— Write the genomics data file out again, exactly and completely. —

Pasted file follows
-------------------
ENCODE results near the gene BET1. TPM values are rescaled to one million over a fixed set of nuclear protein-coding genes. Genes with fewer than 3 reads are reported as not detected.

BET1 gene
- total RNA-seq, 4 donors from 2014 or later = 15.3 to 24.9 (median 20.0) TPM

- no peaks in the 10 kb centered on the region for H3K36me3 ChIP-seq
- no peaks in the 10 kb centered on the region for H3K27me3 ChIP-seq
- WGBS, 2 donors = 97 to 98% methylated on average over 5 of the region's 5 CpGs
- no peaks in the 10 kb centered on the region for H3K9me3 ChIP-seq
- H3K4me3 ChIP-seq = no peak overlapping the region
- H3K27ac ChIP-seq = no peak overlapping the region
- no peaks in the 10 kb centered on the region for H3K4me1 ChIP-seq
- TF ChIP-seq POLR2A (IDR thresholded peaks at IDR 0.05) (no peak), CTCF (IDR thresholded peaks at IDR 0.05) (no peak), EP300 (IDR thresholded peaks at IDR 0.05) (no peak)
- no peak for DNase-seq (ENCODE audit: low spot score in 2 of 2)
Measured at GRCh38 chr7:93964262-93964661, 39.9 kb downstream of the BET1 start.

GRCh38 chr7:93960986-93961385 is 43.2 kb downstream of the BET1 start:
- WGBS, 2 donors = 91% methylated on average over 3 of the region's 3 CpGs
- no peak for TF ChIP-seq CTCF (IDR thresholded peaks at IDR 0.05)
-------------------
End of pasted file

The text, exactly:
ENCODE results near the gene BET1. TPM values are rescaled to one million over a fixed set of nuclear protein-coding genes. Genes with fewer than 3 reads are reported as not detected.

BET1 gene
- total RNA-seq, 4 donors from 2014 or later = 15.3 to 24.9 (median 20.0) TPM

- no peaks in the 10 kb centered on the region for H3K36me3 ChIP-seq
- no peaks in the 10 kb centered on the region for H3K27me3 ChIP-seq
- WGBS, 2 donors = 97 to 98% methylated on average over 5 of the region's 5 CpGs
- no peaks in the 10 kb centered on the region for H3K9me3 ChIP-seq
- H3K4me3 ChIP-seq = no peak overlapping the region
- H3K27ac ChIP-seq = no peak overlapping the region
- no peaks in the 10 kb centered on the region for H3K4me1 ChIP-seq
- TF ChIP-seq POLR2A (IDR thresholded peaks at IDR 0.05) (no peak), CTCF (IDR thresholded peaks at IDR 0.05) (no peak), EP300 (IDR thresholded peaks at IDR 0.05) (no peak)
- no peak for DNase-seq (ENCODE audit: low spot score in 2 of 2)
Measured at GRCh38 chr7:93964262-93964661, 39.9 kb downstream of the BET1 start.

GRCh38 chr7:93960986-93961385 is 43.2 kb downstream of the BET1 start:
- WGBS, 2 donors = 91% methylated on average over 3 of the region's 3 CpGs
- no peak for TF ChIP-seq CTCF (IDR thresholded peaks at IDR 0.05)